FINAL: Butler 74, UNC 66 – CLICK FOR RECAP
By Jeff Danner Jeff has worked in both the chemical and biotech industries and is the veteran of thousands of science debates at cocktail parties and holiday dinners across the nation. In his Common Science blog, Jeff aims to make technological and scientific concepts accessible to all.

2012 The Year Without a Winter

By Jeff Danner Posted February 12, 2012 at 1:25 pm

When I moved here from Pennsylvania 11 years ago, this is what I was hoping winter would be like.  Maybe sweater weather in the morning and the evening, bracketing crisp, cool 55 oF afternoons.  Having been here for a while now, I know this year is not normal.  So what better time could there be for another column on global warming?  [Note: Of course, today as I finish this blog we have the first really cold day of the year.]
 
I touched on this topic after a long run of 100+ oF days, August last with “Welcome to the Greenhouse.” Here is the really short version of that previous post.  When sunlight hits the earth some of the energy is reflected back as infrared radiation.  The main components of the air, oxygen and nitrogen, do not absorb infrared radiation.  Therefore, if the air did not have other components which do absorb infrared radiation, this energy would be reflected back out into outer space.  Water and carbon dioxide do absorb infrared radiation, trapping this energy as heat in our atmosphere.  Without the Greenhouse Effect the global average temperature would be a chilly 0 oF rather than the current value of 57 oF.  The reason that you hear about carbon dioxide rather than water in regard to the Greenhouse Effect is that water cannot accumulate any more than it has in the atmosphere (when the air gets saturated with water it rains) but carbon dioxide concentration can grow essentially without limits.  Since the beginning of the Industrial Revolution, approximately 1850, the burning of fossil fuels has increased the carbon dioxide concentration of the atmosphere from 280 to 380 parts per million, resulting in an increase in global average temperatures of about 1.7 oF.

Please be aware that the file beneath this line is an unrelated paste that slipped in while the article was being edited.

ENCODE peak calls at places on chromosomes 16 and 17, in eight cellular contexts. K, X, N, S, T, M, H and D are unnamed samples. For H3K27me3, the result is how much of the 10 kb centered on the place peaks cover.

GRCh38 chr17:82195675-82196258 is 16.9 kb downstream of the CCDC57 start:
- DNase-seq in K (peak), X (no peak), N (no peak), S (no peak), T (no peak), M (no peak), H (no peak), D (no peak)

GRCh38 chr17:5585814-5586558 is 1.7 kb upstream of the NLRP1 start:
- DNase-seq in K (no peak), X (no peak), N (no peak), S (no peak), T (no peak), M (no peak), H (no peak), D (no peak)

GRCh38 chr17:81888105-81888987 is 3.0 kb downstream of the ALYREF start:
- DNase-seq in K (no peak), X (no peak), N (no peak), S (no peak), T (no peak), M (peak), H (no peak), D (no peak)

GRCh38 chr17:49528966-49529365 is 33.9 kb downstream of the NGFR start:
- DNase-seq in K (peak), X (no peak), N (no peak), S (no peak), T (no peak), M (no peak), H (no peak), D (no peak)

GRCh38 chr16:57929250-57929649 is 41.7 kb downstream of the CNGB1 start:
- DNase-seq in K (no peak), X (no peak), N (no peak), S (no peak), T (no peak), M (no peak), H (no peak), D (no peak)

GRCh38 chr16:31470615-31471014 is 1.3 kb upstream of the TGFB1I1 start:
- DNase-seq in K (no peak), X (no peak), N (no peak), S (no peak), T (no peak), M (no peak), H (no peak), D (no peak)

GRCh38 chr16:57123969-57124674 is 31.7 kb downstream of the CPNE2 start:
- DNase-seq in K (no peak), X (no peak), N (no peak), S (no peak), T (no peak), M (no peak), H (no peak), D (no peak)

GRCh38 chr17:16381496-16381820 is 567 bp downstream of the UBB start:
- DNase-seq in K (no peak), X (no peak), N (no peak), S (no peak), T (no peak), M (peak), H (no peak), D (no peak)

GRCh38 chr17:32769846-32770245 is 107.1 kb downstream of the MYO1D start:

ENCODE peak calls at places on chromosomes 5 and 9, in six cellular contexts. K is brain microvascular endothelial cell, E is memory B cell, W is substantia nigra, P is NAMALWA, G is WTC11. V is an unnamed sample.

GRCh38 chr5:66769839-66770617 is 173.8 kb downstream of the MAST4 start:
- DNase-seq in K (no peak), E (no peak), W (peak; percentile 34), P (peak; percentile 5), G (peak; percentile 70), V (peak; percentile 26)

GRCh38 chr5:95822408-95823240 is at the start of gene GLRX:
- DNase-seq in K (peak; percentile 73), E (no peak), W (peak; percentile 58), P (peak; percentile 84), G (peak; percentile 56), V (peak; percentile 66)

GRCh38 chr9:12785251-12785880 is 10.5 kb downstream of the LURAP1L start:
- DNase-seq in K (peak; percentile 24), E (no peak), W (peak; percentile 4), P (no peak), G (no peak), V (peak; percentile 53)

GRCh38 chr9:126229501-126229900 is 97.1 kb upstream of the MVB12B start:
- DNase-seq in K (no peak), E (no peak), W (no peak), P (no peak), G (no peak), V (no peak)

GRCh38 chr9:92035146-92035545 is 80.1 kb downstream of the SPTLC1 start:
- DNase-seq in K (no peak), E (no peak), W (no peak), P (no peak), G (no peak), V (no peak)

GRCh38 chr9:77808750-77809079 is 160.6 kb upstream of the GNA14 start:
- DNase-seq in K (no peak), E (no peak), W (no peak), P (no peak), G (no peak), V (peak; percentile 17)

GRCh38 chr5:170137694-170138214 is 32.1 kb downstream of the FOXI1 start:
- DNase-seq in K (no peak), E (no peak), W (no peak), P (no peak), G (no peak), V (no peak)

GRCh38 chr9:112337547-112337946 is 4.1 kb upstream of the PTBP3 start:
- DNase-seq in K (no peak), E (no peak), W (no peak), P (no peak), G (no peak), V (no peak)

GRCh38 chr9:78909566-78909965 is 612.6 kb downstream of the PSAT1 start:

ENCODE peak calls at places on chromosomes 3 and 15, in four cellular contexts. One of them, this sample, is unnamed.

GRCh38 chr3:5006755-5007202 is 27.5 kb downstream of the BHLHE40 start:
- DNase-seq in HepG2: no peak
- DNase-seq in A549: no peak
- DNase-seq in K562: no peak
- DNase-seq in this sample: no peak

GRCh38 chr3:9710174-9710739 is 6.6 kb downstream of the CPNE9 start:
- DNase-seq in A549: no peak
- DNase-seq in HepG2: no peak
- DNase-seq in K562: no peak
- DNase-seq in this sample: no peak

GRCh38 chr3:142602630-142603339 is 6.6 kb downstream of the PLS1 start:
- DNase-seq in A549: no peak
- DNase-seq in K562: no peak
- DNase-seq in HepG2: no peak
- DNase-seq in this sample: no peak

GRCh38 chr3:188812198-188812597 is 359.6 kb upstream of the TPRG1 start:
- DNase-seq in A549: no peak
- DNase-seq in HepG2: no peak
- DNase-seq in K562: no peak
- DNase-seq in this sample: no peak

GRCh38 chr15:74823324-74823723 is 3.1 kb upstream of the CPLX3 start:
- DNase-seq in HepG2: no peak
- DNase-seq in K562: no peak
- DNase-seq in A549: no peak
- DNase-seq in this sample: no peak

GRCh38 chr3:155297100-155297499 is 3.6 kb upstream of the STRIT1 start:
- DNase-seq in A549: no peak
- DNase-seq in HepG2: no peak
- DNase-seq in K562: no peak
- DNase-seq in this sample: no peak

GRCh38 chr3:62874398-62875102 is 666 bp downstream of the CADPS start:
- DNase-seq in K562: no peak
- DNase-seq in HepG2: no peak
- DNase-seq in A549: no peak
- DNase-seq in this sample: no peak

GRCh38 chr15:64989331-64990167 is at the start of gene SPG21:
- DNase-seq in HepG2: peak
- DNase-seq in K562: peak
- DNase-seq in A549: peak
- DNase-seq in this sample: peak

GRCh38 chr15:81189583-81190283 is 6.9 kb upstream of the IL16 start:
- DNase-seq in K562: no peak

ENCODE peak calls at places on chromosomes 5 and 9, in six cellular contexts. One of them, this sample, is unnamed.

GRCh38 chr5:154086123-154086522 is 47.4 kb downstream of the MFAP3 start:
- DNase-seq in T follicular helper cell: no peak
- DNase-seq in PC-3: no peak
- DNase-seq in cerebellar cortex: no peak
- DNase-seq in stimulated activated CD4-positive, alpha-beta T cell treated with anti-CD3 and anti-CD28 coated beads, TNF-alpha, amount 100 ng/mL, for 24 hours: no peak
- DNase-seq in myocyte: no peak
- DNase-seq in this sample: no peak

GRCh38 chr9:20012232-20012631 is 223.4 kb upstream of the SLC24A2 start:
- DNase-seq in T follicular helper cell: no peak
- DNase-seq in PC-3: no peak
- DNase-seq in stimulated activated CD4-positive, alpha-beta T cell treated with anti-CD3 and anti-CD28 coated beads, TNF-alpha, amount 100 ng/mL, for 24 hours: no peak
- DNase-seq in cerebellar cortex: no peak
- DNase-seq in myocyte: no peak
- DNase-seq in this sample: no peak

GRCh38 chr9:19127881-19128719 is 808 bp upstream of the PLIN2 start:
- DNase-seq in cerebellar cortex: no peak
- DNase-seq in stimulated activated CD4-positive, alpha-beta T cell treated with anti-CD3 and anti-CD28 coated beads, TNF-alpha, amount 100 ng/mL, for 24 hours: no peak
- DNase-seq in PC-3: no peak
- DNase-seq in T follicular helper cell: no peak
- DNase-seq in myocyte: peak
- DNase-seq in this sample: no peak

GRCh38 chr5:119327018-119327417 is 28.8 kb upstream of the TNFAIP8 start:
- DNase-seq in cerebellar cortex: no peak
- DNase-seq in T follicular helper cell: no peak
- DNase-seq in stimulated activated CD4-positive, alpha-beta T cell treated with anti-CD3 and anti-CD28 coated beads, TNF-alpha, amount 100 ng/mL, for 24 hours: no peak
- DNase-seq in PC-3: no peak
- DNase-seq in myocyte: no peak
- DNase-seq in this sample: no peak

The last United Nations conference on global climate was held in Copenhagen, Denmark in 2009.  The conference participants agreed to try to limit the global average temperature increase by 2050 to 3.6 oF above pre-industrial levels (that’s 1.9 oF above today) which corresponds to a carbon dioxide concentration in the atmosphere of approximately 450 parts per million.
 
The 450 part per million limit corresponds to the release of 1.4 more trillion tons of carbon dioxide.  That’s a big number and you might think that this sounds like a fairly reasonable limit to live under, right?  Here’s the problem.  And once you understand this problem you will know all that you need to know to understand the prospects for mitigating global climate change.  [Warning: The blog gets a bit pessimistic from here on out.]
 
If we burn the current proven fossil fuel reserves of coal, oil, and natural gas we will release 2.8 trillion tons of carbon dioxide into the atmosphere, twice the target from Copenhagen and enough to raise the temperature by 5 oF instead of the target of 3.6 oF.  Though no one knows for sure what the exact impacts would be of a 5 oF increase in global average temperature, we do know that sea level rise and changes in weather patterns would dramatically change our way of life, including regional famine, massive migration of people, and the submergence of most of the infrastructure built during the last 10,000 years of civilization.  As you can see, it’s sort of a big deal.